There’s no denying that Girl Scouting is fun. Girls do cool things and build lifelong friendships. We also know that at every Girl Scout’s core, is the drive and commitment for making the world a better place.
This spring, we honored three outstanding Nebraska Girl Scouts for taking action and making a sustainable difference in their communities and beyond!
This year’s “Pat Meyer Nebraska Young Women of Distinction” was awarded to Hannah Wick of Pleasanton, Johnna Halsted of North Platte and Natalie Lingenfelter of Plainview during April’s Spirit of Nebraska annual meeting.
These girls amaze us and make us proud!
Hannah wanted to take a stand against bullying, so she took action in her school when planning her Gold Award project. She focused on how to create a chain reaction of care, kindness and compassion among students. She started a “Take a Walk for Kindness,” created and hung inspirational posters, went from classroom to classroom to talk about kindness, and invited female community leaders to speak about positivity and finding self-worth. Her chain reaction worked! Hannah saw a definite change in how her fellow students treated each other.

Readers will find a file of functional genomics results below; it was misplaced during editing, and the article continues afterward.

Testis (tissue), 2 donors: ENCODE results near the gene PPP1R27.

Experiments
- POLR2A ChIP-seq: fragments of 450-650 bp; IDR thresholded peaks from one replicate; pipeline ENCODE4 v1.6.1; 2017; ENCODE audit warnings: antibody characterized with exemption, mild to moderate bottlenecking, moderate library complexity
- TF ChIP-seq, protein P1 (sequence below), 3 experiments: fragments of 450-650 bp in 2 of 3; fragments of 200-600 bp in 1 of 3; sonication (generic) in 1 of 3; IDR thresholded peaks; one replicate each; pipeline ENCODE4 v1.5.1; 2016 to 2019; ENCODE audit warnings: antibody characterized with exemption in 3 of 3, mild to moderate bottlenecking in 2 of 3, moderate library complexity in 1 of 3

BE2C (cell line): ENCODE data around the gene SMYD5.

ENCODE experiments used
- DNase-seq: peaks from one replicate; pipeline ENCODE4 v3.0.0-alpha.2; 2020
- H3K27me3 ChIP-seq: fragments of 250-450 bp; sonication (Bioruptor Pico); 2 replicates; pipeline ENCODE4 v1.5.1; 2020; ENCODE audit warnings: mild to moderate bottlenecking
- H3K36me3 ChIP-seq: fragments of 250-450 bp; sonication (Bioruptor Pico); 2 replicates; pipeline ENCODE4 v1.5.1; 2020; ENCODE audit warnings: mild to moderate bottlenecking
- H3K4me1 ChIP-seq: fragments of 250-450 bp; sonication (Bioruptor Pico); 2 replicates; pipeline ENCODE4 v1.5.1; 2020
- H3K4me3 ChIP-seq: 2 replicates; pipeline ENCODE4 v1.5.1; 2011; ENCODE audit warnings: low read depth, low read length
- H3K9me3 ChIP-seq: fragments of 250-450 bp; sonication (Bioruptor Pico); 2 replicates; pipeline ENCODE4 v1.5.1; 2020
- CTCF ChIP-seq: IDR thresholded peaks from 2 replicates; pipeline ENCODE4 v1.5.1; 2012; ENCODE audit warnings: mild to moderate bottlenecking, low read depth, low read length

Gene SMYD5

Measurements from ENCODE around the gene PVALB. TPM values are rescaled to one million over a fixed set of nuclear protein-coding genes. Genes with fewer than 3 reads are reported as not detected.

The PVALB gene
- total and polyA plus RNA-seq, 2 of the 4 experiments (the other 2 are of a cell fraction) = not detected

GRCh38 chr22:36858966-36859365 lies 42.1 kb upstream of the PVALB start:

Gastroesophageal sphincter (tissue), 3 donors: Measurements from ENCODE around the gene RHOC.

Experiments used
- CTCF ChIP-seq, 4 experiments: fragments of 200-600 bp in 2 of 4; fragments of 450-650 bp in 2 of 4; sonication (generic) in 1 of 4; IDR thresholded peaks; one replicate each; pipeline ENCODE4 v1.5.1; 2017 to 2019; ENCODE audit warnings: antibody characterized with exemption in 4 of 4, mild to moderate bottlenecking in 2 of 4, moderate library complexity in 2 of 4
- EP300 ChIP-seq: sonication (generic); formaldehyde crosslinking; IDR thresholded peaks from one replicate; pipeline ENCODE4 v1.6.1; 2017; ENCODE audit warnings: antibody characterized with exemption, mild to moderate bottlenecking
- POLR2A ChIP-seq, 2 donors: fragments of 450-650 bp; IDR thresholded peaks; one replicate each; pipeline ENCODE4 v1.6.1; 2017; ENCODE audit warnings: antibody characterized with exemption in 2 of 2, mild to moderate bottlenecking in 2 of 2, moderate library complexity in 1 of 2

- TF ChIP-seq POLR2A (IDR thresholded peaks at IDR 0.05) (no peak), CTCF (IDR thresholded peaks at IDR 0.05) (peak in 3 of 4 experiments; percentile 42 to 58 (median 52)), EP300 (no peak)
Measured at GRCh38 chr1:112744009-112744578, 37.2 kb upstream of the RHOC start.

Johnna drew from personal experience for her Gold Award
project. When someone close to her lost a child to Sudden Infant Death
Syndrome (SIDS), her compassion compelled her to educate her community
about SIDS. Johnna made and distributed informational brochures to
local doctors’ offices. She also contacted the local hospital and was
surprised to discover that its greatest need was for boxes in which
infants who died could be respectfully transported. She created padded
boxes to meet this need, provided remembrance vases to comfort
families at funeral homes and made heart-shaped pillows that were
distributed through a national SIDS foundation.
Natalie’s Gold Award project paid tribute to her hometown and its connection to the Alexander Payne film “Nebraska,” which was filmed in Plainview. She organized a collection of memorabilia, including photographs, interviews and more, to chronicle the movie’s impact on the community. She used the collection to design a display for the Plainview Historical Society and Depot Museum. Natalie knew that tying the community to the film would preserve memories that Plainview residents (and movie buffs) will cherish for generations.